Written on: 03/06/2005 by gerrards (4 reviews written)
Tiny footprint, looks good both on the desk and on screen, loads of decent included software, great sound from external speakers, pretty fast, cheap for a Mac, USB2 and Firewire as standard, fun to use, generally stable, and virtually silent.
Laptop quality components, basic memory inadequate but tricky to upgrade, no Mic input, internal speaker almost inaudible, punitive OS upgrade costs, poor ergonomics.
Apple Mac Mini - I support computers, so I need both PC's and a Mac. Unable to afford a standalone G4 I've had a cumbersome eMac taking up far too much desk space. Until the Mac Mini, that is. It was an impulse buy the weekend it came out and I haven't regretted one moment of it. With its footprint only a little bigger than a CD case I've been able to use my Windows keyboard, mouse and TFT screen via a KVM switch, and so have reclaimed a continent of desk space.
The Mac Mini is simplicity itself to set up and runs straight out of the box without the irksome software validation of Windows XP. There is one proviso here: if 256Mb RAM is too small (and I assure you it is - the whole machine is much more responsive with a minimum of 512Mb), you must either say so on purchase or go through a delicate process which Apple unsurprisingly do not advertise. This involves preferably two more hands than you possess to dismantle the machine and probably void the warranty. The same goes for changing a DVD ROM/CD-RW option to a Superdrive (DVD Writer). And you can forget about internal disks above 80Gb for the moment. The reason is that this is really a laptop without a screen or battery (or keyboard or mouse for that matter), so the disk is a limited capacity 2.5 inch one. Apple also say an Airport wireless card cannot be added after purchase - I can't say if this is strictly true or not. Though I am using a Windows keyboard for compatibility I would generally advise against it. It will work (USB only) but some keys will be wrong. There are programs on the internet to put this right, though swapping @ and " is not an easy process.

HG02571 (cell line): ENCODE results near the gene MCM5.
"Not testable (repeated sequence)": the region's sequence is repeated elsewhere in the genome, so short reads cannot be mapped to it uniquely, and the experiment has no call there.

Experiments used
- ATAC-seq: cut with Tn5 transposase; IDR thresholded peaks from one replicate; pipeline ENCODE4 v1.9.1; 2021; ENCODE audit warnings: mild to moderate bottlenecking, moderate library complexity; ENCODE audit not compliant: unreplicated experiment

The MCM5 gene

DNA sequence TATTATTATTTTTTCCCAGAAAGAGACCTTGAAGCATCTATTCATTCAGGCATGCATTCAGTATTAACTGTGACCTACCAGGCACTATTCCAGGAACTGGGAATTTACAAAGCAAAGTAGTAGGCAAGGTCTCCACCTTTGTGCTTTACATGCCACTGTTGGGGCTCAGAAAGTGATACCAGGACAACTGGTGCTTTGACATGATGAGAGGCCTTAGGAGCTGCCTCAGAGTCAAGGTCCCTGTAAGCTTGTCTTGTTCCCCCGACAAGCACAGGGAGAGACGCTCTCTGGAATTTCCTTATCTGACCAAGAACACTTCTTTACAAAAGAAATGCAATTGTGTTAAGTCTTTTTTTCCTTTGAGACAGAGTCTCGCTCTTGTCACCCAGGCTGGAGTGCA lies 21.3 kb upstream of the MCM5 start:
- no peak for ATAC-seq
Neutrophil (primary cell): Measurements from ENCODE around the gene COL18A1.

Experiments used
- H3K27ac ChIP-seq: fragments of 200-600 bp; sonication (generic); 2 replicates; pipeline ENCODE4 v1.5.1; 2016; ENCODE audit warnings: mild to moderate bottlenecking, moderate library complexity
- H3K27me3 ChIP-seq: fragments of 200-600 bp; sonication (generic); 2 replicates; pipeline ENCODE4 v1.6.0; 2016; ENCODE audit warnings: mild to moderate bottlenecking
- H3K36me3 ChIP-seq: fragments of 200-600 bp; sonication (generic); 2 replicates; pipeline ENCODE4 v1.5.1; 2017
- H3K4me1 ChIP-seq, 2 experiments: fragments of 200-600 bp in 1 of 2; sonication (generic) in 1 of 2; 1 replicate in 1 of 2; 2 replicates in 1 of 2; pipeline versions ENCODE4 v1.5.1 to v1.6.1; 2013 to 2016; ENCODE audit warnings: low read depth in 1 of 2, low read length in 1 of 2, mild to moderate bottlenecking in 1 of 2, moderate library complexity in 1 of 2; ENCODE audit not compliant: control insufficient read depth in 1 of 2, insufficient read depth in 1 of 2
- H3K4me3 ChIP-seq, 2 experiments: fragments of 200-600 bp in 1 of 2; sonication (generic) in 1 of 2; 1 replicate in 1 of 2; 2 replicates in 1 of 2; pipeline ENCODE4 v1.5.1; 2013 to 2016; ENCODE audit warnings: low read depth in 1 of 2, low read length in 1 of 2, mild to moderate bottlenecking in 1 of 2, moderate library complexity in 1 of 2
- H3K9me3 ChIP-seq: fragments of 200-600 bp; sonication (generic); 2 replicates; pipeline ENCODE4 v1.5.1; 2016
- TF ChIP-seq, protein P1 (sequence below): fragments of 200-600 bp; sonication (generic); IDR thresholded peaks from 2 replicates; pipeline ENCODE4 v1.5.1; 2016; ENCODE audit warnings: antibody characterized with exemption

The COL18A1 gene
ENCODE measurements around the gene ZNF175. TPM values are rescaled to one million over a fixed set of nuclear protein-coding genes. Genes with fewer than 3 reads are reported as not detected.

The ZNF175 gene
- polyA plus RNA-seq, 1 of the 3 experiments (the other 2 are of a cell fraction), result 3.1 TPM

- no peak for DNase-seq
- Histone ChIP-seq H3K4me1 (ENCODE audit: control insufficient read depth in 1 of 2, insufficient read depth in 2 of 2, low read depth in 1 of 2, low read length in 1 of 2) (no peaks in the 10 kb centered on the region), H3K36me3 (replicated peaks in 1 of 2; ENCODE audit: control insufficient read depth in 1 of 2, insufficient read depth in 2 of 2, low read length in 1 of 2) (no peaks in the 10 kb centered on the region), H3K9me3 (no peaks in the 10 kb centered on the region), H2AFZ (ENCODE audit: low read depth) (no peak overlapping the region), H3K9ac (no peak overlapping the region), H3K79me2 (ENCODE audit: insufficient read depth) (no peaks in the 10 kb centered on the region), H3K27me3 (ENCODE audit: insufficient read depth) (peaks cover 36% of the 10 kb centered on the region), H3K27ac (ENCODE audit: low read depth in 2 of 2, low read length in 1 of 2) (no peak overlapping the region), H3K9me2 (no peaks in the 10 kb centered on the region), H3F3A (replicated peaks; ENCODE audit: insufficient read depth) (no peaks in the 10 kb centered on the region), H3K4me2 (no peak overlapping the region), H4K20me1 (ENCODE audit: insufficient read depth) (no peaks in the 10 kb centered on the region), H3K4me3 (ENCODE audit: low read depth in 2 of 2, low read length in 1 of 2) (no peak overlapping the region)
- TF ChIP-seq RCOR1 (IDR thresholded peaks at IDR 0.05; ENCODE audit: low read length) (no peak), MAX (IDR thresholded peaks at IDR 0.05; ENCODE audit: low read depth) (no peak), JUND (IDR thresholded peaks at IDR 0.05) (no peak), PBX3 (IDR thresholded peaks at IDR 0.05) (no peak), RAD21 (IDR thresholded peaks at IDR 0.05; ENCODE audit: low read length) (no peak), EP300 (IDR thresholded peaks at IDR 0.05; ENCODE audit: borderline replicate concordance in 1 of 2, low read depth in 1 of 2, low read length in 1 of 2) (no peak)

Once you have accepted the Mac Mini for what it is, however, there is a lot to praise and not that much to fault. The supplied software is comprehensive, and includes Internet browsing and email, Appleworks (much more grown up than Microsoft Works), a game or two and the brilliant iLife multimedia package. One fly in the ointment is the way the DVD software in iLife resolutely refuses to recognise most external burners, which implies to me Apple trying to ensure its revenue streams, or am I being cynical? Another example of this Apple trait is the hideous cost of upgrades. The machine now ships with OS X Tiger but if you bought the first examples which "only" had Panther, I shouldn't worry. In reality, whatever enthsiasts say, unless you really need one of the changes in Tiger, the upgrade is nearly all cosmetic and only worth the asking price if you have to be seen to be cool.
One myth born of half baked incarnations of Windows before 2000, is that Macs don't crash and Windows machines do. They both do, but these days neither do it often. iTunes, for example, finds it hard to cope with bad data while importing music from CD's. The Mac does have the advantage of less viral attention for the moment, but it is still unwise to be unprotected and I have not so far found any free and effective antivirus software for the Mac such as AVG (personal use only) for Windows. Please correct me someone if I'm wrong.